Note: This is the first of a two-part follow up on Distraction-free Clubs concept discussed last year in this column.
I remember my teen years when I often would find myself in situations where it was difficult to challenge the norm in the midst of peers. Sometimes it was to protect my ego, and other times to avoid hurting a dear friend. I would rather go with the flow and do things that were totally against my wish. There were other times when a friend was dismissive of things that I loved, and I would follow suit just because everyone else present agreed with the friend.
It is proper to refer to this as peer influence, or social influence to adopt a particular type of behavior or attire so that I was included in a particular group of individuals. As it turns out, today’s teens are faced with the same predicament.
Last year I referred to research on the development of social cognition and executive function in a developing adolescent brain by Sarah-Jayne Blakemore, professor of cognitive neuroscience at the Institute of Cognitive Neuroscience at University College London. In her research she dispelled the notion that brain was fully baked when kids came out of early childhood, and nothing can change after that.
She talked about the teen driving behaviors and decision-making mechanisms and how they respond to targeted interventions and educational programs. Teenagers are more prone to mishaps and unintended actions caused by risk-taking behaviors rampant among them. She noted that teen years are filled with heightened self-consciousness, burdened with peer pressure with a strong desire for peer approval.
Additional research by Dr. B.J. Casey of Cornell University also reports similar results. It identifies the role that environmental conditions play in influencing decision-making among teens. We often find teenagers making very quick, accurate judgments and decisions on their own and in those situations where they have time to think before acting. However, when they have to make decisions in the heat of the moment or in certain social situations, their decisions are often influenced by external factors.
In a study funded by the National Institute on Drug Abuse (NIDA), teen volunteers played a video driving game, either alone or with friends watching. What the researchers discovered was that the number of risks teens took in the driving game more than doubled when their friends were watching as compared to when the teens played the game alone. Teens may find it more difficult to control im pulsive or risky behaviors when their friends are around, or in situations that are emotionally charged. It is easy for a teen to get entangled in risky behaviors that are pervasive in their age groups, and performing dangerous activities while driving.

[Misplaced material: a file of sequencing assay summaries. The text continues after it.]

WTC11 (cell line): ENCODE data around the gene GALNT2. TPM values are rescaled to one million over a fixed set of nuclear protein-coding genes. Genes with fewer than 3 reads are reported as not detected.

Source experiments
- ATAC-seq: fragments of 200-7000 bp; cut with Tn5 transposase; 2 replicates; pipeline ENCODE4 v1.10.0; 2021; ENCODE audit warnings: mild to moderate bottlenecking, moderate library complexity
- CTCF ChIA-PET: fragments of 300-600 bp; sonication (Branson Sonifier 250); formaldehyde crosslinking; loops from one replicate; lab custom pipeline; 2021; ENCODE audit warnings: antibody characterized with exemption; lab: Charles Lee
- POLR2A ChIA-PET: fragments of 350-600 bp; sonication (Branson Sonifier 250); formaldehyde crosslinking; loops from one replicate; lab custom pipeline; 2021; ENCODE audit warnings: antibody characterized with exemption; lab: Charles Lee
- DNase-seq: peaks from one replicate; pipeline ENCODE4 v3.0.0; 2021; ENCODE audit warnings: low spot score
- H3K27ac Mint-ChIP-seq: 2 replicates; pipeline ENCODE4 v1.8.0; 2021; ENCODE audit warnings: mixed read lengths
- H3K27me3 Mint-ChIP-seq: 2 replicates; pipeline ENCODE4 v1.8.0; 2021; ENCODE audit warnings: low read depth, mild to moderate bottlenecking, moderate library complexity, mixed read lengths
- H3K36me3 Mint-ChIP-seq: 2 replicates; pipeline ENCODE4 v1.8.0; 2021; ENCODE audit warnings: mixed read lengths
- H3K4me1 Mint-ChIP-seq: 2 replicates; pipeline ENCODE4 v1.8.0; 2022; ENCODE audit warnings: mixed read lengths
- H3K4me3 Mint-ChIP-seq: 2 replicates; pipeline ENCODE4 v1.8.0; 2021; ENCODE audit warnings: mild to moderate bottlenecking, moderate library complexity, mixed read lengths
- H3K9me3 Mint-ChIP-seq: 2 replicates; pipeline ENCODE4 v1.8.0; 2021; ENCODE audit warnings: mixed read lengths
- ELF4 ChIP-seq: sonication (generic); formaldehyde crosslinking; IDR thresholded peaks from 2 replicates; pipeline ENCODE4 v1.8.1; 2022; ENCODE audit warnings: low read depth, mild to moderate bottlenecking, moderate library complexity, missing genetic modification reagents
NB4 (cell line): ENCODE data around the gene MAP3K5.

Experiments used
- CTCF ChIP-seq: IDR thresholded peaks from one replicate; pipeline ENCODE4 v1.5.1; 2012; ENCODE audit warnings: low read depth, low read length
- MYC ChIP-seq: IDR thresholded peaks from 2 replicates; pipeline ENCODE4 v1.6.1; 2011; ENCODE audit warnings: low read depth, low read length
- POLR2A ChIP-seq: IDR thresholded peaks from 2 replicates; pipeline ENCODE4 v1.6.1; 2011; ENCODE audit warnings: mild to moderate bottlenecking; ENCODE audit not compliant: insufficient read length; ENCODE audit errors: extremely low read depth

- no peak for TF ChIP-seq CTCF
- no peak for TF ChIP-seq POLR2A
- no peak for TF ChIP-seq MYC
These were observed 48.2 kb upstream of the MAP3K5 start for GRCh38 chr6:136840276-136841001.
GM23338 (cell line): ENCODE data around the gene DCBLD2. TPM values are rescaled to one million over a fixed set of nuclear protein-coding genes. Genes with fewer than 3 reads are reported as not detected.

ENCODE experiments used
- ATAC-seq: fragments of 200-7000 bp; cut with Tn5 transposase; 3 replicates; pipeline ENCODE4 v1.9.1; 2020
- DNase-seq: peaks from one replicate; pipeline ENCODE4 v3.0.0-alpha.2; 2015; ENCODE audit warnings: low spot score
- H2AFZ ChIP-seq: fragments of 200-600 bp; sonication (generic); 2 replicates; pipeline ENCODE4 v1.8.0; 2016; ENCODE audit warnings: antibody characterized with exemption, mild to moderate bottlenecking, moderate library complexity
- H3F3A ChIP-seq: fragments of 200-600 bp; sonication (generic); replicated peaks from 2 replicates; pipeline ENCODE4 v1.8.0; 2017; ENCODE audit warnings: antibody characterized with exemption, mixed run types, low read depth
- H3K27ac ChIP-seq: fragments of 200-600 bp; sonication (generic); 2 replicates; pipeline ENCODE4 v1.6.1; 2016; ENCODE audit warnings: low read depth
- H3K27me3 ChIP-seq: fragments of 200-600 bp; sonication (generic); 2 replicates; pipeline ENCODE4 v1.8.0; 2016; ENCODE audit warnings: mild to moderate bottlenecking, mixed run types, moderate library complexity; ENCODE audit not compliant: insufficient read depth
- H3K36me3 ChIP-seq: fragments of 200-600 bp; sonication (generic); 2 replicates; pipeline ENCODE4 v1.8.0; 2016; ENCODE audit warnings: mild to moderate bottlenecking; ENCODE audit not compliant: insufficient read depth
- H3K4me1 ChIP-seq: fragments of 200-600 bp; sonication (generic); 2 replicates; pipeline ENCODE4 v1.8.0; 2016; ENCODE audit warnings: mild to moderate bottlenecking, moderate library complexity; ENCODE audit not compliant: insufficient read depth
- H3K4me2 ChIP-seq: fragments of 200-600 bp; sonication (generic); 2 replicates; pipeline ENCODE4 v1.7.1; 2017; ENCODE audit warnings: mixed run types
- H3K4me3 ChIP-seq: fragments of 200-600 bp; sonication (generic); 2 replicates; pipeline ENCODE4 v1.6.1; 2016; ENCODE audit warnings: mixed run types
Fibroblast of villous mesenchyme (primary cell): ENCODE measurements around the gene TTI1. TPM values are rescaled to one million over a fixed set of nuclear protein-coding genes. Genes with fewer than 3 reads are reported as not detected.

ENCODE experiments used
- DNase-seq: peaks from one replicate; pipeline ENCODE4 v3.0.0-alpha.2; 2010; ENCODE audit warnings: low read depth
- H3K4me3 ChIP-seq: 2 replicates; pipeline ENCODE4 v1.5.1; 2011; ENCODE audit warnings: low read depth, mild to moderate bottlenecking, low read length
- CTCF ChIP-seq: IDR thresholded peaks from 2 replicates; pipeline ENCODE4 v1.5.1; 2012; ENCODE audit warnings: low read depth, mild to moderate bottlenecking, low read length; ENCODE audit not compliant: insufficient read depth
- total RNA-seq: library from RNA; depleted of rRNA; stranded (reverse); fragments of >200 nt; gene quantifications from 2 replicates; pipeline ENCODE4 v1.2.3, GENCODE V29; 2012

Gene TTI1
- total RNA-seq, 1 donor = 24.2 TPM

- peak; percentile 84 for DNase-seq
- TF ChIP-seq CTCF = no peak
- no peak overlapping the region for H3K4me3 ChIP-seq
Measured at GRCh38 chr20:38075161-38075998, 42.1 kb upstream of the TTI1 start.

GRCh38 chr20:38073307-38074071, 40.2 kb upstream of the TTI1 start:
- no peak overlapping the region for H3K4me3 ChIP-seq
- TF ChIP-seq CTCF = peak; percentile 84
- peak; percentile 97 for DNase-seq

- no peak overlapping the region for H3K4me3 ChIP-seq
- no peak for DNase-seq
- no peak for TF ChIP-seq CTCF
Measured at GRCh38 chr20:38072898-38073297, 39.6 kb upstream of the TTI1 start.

If teens are easily influenced by bad behaviors, it would be reasonable to assume that peer influenced good behavior is also a possibility. A teen might join a volunteer group because friends are doing it, or study harder to get good grades because the social group he or she belongs to thinks getting good grades is important. In fact, friends often encourage each other to study, try out for sports, or follow new artistic interests.
I was myself positively influenced by two of my friends from teen years who got me entrenched in India’s classical music tradition. Looking back, I now realize that at about the same time I did have other good friends who literally scoffed at classical music and termed it as “old people” activity. How come they were unable to influence me? I suspect as a teen I perceived the other two friends to be cool and chose to follow them instead. Many readers would remember a very famous quote from George Orwell’s “Animal Farm” that I modified to make a point: “All friends are equal but some friends are more equal than others” (sorry George, for butchering your lines).
To further strengthen this reasoning, I invite readers to the article, “Teens and Decision Making: What Brain Science Reveals,” (http://teens.drugabuse.gov and www.scholastic.com/headsup). It describes that peer influence can lead teens to engage in new activities that can help build strong pathways in the brain. Teens have the potential, through their choices and the behaviors they engage in, to shape their own brain development. Therefore, skill-building and creative endeavors teens are often encouraged to try through positive peer influence succeed.
That is the concept Shreya R. Dixit Memorial Foundation is testing by implementing two Distraction-free Driving Club pilot programs at Eden Prairie and Edina high schools.
I will di scuss that in Part-2 of this article. Stay tuned.